• Splitting RN time between different care areas (e.g., ICU and emergency room) to limit the demands of one single job type.

When Cleveland Clinic introduced these scheduling options, retention, satisfaction, and productivity increased significantly.

4. On-site childcare

Childcare benefits are crucial for nursing professionals. Full-time nurses (particularly single parents and dual-income households) frequently find themselves making a difficult decision between caring for patients and attending to their families.

And while almost three times as many nurses can access them versus the rest of the workforce, only 28% of RNs have access to such benefits, according to BLS data.

On-site childcare solutions help bridge the gap and give your nurses time to focus on both aspects of their lives.

Larger healthcare facilities are introducing on-site daycare, which eliminates potential problems associated with daycare closures due to staffing shortages and additional commuting time to drop kids off.

If your space doesn't have the infrastructure for on-site childcare, you can still offer family stipends that help your nurses pay for childcare.

5. Education and career development benefits

Around 10% of RNs have access to student loan repayment assistance. Admittedly, this is more than double the average across the entire workforce (4%).

But it doesn't change the fact that the average student loan debt for a BSN is $23,711 — a number that only increases with higher levels of education. Graduates finish with $40,000 to $54,900.

Your nurses worked hard to become a part of your team. They deserve a little help — and some recognition — for their commitment to the nursing practice.

Here are some education and career development benefits you should consider providing:

  • Tuition reimbursement (up to a certain amount)
  • Continuing education stipends
  • Professional certifications and/or licensure assistance
  • Leadership conferences or workshops
  • Mentorship programs

Tuition reimbursement and student loan repayments are also tax-deductible up to $5,250 per year. So you get a tax break while helping your nurses become the best practitioners they can be.

6. Commuter benefits

Nurses travel an average of 25 minutes both ways to reach their work sites. That can add up when you factor in fuel costs, parking fees, and lost time after a while.

Commuter benefits are a great way to offset some of those costs for your nurses.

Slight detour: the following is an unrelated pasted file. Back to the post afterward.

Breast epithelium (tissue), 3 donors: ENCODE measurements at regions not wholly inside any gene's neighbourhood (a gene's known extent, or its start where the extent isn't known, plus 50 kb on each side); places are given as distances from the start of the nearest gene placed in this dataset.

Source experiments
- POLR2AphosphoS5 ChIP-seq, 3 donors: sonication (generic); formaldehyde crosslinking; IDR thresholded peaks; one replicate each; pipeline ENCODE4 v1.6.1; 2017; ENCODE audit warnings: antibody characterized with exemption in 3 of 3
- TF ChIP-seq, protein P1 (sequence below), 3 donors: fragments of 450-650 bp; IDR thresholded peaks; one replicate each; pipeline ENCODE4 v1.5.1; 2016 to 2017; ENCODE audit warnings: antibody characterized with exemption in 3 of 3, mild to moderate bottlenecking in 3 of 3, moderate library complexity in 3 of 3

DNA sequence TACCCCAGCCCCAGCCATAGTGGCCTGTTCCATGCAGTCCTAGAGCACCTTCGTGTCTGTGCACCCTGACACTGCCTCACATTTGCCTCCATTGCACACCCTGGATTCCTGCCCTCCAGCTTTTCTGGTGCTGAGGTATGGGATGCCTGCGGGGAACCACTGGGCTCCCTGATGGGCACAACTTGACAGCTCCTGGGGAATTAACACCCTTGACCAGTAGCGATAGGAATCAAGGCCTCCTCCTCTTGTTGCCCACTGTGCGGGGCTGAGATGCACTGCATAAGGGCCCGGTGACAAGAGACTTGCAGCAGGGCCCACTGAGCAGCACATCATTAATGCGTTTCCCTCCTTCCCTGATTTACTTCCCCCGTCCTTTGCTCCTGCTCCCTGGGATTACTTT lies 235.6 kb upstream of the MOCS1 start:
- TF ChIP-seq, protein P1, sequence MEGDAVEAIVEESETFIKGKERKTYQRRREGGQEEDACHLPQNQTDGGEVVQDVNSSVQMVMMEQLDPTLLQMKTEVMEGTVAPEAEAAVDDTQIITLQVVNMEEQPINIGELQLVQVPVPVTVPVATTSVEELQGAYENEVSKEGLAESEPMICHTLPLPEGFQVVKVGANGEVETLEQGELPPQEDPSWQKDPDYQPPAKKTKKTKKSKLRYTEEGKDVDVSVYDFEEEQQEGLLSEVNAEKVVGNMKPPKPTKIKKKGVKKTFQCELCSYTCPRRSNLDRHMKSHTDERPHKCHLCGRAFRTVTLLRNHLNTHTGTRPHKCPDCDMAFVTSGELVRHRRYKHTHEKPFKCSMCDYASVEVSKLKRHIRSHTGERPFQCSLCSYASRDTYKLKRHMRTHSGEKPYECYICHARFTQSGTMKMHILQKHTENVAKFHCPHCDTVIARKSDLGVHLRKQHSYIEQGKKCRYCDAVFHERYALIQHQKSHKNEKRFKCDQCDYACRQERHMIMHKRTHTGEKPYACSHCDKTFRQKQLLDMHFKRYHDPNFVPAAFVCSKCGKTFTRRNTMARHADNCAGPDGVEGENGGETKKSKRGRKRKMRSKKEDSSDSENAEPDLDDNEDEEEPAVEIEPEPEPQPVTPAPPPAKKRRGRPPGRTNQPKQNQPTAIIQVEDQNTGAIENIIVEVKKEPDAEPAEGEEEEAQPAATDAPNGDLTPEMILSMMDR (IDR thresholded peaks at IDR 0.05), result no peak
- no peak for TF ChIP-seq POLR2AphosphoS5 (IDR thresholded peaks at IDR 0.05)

Options include:

  • Employer-paid or subsidized public transport tickets
  • Free shuttle buses from nearby stations (for larger facilities)
  • Gas stipends or reimbursement
  • Rideshare benefits with companies like Uber and Lyft
  • Parking fee reimbursements

Like many benefits on this list, commuter benefits don't have to cost much. You can offer to reimburse employees for qualifying expenses, set a cap at a certain amount, or give them a stipend they can spend on whatever they need.

7. Relocation stipends

Nurses and other healthcare professionals will have to relocate from time to time. Especially if you're taking applicants fresh out of college, they might need to move across the country for their job.

Relocation stipends are a great way to make these transitions easier. You can choose to cover specific expenses like moving truck rentals or the cost of packing materials.

Or, you can simply offer a lump sum your nurses can spend on the costs they deem most important.

For lower-level roles, you could do something as simple as pay for their flight or offer ≤$1,000. For higher-level nurses like anesthetists, competitive companies offer benefits in the wheelhouse of $3,000 to $10,000 for relocation.

8. Sign-on and retention bonuses

A sign-on bonus is a one-time payment you can offer to new nurses. Its primary goal is to incentivize them to accept and stay with their job for a certain amount of time.

Retention bonuses are similar, but they're offered after an employee has been with the organization for a predetermined amount of time. They're perfect for periods of high stress for your RNs, such as capacity increases staffing shortages, or structural changes within the organization.

You can offer a retention bonus as a one-time payment, incrementally throughout the year, or periodically (e.g., biannually).

Either way, the bonus should reflect the importance of the role and level of experience you require for the job.

9. Cross-training programs

As an employer, you can open the door to other career options for your nurses by allowing them to focus on a specialty. Cross-training allows nurses to become skilled in multiple areas, adding flexibility to their nursing careers.

When a nurse can take advantage of additional training inside your healthcare facilities, you're far likelier to retain them long-term. The more support you can give them, the more you'll be a part of their healthy and fulfilling nursing career.

Compt is a 100% tax-compliant employee stipend platform for healthcare providers

Fast-paced careers like nursing demand solutions that bridge the gap between the employee experience and the benefits you offer.

With Compt, offering personalized benefits is as easy as 1-2-3.

  1. Set your non-salary benefits and enter your parameters.
  2. Allocate your budget and assign set amounts to goals or departments.
  3. Approve reimbursements through the Compt portal.

You get an easy way to roll out non-salary benefits. Nurses get the recognition and support they need for a fulfilling career. Your finance team thanks you for putting IRS compliance on autopilot.

A win-win-win.

See how healthcare orgs manage their benefits with Compt.